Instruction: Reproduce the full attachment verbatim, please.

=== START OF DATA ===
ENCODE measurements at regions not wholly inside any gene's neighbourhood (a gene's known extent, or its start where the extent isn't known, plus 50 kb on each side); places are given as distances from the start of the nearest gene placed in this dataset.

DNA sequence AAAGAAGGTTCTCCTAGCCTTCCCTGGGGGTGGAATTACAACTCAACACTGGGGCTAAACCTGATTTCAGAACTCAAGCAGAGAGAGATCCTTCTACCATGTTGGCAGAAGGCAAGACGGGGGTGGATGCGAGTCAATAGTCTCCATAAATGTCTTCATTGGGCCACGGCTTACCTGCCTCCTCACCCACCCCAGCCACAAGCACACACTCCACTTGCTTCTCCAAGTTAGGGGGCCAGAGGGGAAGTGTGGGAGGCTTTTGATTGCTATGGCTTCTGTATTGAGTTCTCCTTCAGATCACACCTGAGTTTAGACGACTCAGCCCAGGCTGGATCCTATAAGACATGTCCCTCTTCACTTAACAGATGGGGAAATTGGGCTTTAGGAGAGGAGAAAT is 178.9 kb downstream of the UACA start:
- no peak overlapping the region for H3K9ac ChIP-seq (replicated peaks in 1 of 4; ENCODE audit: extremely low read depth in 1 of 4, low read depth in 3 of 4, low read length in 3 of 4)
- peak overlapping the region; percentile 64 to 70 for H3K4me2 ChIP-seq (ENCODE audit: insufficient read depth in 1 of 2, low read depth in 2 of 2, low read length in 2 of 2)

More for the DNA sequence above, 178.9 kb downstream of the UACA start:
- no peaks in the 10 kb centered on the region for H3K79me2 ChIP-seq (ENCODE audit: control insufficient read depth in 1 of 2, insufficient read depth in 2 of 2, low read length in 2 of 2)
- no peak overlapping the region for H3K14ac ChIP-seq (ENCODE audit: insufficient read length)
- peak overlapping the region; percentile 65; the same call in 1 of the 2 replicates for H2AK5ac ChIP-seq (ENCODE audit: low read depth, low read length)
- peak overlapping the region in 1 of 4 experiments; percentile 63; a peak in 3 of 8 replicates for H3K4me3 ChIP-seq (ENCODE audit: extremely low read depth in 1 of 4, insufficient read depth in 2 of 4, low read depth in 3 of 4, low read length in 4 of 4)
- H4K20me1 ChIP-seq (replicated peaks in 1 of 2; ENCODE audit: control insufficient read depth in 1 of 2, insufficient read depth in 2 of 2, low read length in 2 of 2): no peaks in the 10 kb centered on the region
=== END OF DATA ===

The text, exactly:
ENCODE measurements at regions not wholly inside any gene's neighbourhood (a gene's known extent, or its start where the extent isn't known, plus 50 kb on each side); places are given as distances from the start of the nearest gene placed in this dataset.

DNA sequence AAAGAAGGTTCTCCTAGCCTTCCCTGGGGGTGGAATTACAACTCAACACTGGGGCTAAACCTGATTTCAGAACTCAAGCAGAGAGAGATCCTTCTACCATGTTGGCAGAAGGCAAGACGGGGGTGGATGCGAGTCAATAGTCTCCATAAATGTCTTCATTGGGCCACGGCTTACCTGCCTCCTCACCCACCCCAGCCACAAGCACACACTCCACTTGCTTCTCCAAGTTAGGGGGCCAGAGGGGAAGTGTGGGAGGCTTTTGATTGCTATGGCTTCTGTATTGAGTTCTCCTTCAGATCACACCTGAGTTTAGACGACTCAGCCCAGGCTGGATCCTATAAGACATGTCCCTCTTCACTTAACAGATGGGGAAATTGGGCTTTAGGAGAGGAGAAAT is 178.9 kb downstream of the UACA start:
- no peak overlapping the region for H3K9ac ChIP-seq (replicated peaks in 1 of 4; ENCODE audit: extremely low read depth in 1 of 4, low read depth in 3 of 4, low read length in 3 of 4)
- peak overlapping the region; percentile 64 to 70 for H3K4me2 ChIP-seq (ENCODE audit: insufficient read depth in 1 of 2, low read depth in 2 of 2, low read length in 2 of 2)

More for the DNA sequence above, 178.9 kb downstream of the UACA start:
- no peaks in the 10 kb centered on the region for H3K79me2 ChIP-seq (ENCODE audit: control insufficient read depth in 1 of 2, insufficient read depth in 2 of 2, low read length in 2 of 2)
- no peak overlapping the region for H3K14ac ChIP-seq (ENCODE audit: insufficient read length)
- peak overlapping the region; percentile 65; the same call in 1 of the 2 replicates for H2AK5ac ChIP-seq (ENCODE audit: low read depth, low read length)
- peak overlapping the region in 1 of 4 experiments; percentile 63; a peak in 3 of 8 replicates for H3K4me3 ChIP-seq (ENCODE audit: extremely low read depth in 1 of 4, insufficient read depth in 2 of 4, low read depth in 3 of 4, low read length in 4 of 4)
- H4K20me1 ChIP-seq (replicated peaks in 1 of 2; ENCODE audit: control insufficient read depth in 1 of 2, insufficient read depth in 2 of 2, low read length in 2 of 2): no peaks in the 10 kb centered on the region